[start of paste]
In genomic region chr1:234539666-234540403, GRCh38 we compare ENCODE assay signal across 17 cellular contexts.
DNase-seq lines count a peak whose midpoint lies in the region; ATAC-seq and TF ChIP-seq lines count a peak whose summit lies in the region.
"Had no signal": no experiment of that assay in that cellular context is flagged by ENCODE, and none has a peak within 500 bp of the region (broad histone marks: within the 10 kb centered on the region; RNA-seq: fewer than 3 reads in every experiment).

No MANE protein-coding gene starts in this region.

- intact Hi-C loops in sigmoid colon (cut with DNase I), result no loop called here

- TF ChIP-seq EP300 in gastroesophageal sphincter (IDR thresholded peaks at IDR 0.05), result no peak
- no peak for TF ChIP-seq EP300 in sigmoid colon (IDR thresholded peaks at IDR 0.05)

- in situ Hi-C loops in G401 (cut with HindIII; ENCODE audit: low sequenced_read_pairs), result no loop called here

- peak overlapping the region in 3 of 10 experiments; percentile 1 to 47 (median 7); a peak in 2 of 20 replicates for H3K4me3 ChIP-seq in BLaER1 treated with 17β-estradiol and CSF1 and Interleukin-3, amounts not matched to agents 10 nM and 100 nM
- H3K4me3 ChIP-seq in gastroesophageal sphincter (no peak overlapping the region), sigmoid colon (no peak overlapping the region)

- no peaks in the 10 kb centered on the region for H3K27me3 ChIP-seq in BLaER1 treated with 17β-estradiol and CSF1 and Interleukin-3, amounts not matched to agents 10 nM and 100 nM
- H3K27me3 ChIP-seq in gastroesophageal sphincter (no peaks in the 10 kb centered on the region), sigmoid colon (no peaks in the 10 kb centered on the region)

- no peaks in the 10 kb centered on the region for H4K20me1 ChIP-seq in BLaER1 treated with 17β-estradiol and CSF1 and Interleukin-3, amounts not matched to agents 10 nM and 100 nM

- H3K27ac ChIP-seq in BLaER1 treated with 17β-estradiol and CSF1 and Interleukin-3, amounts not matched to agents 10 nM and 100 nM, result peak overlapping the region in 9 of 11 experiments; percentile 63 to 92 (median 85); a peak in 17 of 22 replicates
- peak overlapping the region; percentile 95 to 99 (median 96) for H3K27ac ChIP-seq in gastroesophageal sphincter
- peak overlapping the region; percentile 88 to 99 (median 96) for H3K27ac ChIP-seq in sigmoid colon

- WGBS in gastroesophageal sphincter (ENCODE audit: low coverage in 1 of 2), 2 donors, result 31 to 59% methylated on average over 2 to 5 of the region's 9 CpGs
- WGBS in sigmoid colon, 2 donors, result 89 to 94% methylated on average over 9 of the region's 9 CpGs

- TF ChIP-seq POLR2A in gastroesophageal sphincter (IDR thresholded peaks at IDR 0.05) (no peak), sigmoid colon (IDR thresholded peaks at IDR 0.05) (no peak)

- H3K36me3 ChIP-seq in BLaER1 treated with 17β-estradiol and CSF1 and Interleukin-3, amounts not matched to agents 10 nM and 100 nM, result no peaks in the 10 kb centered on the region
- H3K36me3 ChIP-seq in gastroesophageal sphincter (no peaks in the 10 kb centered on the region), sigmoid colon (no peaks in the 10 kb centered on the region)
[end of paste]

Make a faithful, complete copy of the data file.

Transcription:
In genomic region chr1:234539666-234540403, GRCh38 we compare ENCODE assay signal across 17 cellular contexts.
DNase-seq lines count a peak whose midpoint lies in the region; ATAC-seq and TF ChIP-seq lines count a peak whose summit lies in the region.
"Had no signal": no experiment of that assay in that cellular context is flagged by ENCODE, and none has a peak within 500 bp of the region (broad histone marks: within the 10 kb centered on the region; RNA-seq: fewer than 3 reads in every experiment).

No MANE protein-coding gene starts in this region.

- intact Hi-C loops in sigmoid colon (cut with DNase I), result no loop called here

- TF ChIP-seq EP300 in gastroesophageal sphincter (IDR thresholded peaks at IDR 0.05), result no peak
- no peak for TF ChIP-seq EP300 in sigmoid colon (IDR thresholded peaks at IDR 0.05)

- in situ Hi-C loops in G401 (cut with HindIII; ENCODE audit: low sequenced_read_pairs), result no loop called here

- peak overlapping the region in 3 of 10 experiments; percentile 1 to 47 (median 7); a peak in 2 of 20 replicates for H3K4me3 ChIP-seq in BLaER1 treated with 17β-estradiol and CSF1 and Interleukin-3, amounts not matched to agents 10 nM and 100 nM
- H3K4me3 ChIP-seq in gastroesophageal sphincter (no peak overlapping the region), sigmoid colon (no peak overlapping the region)

- no peaks in the 10 kb centered on the region for H3K27me3 ChIP-seq in BLaER1 treated with 17β-estradiol and CSF1 and Interleukin-3, amounts not matched to agents 10 nM and 100 nM
- H3K27me3 ChIP-seq in gastroesophageal sphincter (no peaks in the 10 kb centered on the region), sigmoid colon (no peaks in the 10 kb centered on the region)

- no peaks in the 10 kb centered on the region for H4K20me1 ChIP-seq in BLaER1 treated with 17β-estradiol and CSF1 and Interleukin-3, amounts not matched to agents 10 nM and 100 nM

- H3K27ac ChIP-seq in BLaER1 treated with 17β-estradiol and CSF1 and Interleukin-3, amounts not matched to agents 10 nM and 100 nM, result peak overlapping the region in 9 of 11 experiments; percentile 63 to 92 (median 85); a peak in 17 of 22 replicates
- peak overlapping the region; percentile 95 to 99 (median 96) for H3K27ac ChIP-seq in gastroesophageal sphincter
- peak overlapping the region; percentile 88 to 99 (median 96) for H3K27ac ChIP-seq in sigmoid colon

- WGBS in gastroesophageal sphincter (ENCODE audit: low coverage in 1 of 2), 2 donors, result 31 to 59% methylated on average over 2 to 5 of the region's 9 CpGs
- WGBS in sigmoid colon, 2 donors, result 89 to 94% methylated on average over 9 of the region's 9 CpGs

- TF ChIP-seq POLR2A in gastroesophageal sphincter (IDR thresholded peaks at IDR 0.05) (no peak), sigmoid colon (IDR thresholded peaks at IDR 0.05) (no peak)

- H3K36me3 ChIP-seq in BLaER1 treated with 17β-estradiol and CSF1 and Interleukin-3, amounts not matched to agents 10 nM and 100 nM, result no peaks in the 10 kb centered on the region
- H3K36me3 ChIP-seq in gastroesophageal sphincter (no peaks in the 10 kb centered on the region), sigmoid colon (no peaks in the 10 kb centered on the region)